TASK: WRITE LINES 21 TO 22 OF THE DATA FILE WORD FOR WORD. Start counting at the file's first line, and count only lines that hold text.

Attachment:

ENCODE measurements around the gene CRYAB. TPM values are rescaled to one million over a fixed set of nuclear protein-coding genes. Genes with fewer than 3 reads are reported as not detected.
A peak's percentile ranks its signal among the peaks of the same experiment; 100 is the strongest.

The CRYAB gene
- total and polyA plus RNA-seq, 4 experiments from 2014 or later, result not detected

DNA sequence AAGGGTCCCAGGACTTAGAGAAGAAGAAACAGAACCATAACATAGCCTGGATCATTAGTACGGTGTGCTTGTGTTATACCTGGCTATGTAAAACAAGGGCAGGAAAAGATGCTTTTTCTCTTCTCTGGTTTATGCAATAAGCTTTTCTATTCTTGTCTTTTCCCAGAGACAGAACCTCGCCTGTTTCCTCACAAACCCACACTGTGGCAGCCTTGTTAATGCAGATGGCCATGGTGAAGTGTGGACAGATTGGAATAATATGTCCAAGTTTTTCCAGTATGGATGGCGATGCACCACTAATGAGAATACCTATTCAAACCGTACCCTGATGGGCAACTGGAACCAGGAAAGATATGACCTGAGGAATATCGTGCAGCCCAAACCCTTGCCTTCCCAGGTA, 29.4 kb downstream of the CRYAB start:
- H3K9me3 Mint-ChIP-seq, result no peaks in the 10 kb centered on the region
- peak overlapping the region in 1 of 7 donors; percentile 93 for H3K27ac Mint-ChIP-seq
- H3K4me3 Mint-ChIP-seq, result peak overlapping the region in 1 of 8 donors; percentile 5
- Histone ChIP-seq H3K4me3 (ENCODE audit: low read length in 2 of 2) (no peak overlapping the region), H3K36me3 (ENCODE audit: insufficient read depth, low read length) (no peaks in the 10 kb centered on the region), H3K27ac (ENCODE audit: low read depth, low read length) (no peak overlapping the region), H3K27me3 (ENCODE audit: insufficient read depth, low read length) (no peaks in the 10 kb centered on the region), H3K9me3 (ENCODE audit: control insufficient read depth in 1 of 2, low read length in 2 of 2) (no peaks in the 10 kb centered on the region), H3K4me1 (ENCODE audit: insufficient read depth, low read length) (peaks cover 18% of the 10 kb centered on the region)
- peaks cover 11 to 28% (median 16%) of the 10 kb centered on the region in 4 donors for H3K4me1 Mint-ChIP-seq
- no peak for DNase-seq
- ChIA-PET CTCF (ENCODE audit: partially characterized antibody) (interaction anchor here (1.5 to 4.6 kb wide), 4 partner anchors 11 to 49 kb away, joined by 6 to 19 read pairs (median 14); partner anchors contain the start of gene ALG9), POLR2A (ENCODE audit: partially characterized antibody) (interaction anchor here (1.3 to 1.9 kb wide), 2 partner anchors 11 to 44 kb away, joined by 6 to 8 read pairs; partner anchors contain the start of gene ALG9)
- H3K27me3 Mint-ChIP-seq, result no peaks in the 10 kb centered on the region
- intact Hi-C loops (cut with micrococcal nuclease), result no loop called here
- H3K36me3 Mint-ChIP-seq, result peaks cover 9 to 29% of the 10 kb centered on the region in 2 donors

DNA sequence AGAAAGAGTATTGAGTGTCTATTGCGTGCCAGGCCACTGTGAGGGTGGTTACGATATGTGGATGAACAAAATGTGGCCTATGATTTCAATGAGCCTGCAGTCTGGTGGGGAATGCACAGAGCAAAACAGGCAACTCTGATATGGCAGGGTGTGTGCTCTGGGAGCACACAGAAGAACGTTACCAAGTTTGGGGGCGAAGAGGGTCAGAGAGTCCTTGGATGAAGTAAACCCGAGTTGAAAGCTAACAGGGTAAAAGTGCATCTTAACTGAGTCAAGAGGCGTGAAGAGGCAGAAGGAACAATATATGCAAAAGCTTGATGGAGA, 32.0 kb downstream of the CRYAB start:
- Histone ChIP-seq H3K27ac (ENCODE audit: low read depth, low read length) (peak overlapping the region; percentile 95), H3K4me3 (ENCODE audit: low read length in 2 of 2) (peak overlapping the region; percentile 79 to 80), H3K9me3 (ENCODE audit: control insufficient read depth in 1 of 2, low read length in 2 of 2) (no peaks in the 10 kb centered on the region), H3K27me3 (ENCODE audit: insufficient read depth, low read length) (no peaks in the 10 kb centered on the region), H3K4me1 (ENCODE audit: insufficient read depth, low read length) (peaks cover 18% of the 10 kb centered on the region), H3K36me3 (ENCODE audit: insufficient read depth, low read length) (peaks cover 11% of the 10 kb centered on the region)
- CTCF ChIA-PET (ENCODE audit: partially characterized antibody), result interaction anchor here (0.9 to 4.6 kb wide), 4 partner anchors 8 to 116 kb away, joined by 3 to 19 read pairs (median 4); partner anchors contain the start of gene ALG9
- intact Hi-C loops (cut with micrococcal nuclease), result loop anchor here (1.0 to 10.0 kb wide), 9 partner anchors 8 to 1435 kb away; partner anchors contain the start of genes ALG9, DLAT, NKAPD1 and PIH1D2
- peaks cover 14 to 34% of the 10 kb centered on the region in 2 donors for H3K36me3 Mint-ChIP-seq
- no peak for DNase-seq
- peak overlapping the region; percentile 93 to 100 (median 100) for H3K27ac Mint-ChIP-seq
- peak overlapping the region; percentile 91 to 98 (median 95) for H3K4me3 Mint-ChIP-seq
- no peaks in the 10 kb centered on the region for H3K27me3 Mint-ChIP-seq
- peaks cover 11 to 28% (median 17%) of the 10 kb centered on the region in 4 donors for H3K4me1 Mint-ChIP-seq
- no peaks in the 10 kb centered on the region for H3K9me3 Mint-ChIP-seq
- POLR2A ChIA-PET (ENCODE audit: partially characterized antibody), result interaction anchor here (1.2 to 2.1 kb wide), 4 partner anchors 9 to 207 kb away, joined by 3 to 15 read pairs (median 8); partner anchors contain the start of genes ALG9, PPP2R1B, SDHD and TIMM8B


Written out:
- no peak for DNase-seq
- peak overlapping the region; percentile 93 to 100 (median 100) for H3K27ac Mint-ChIP-seq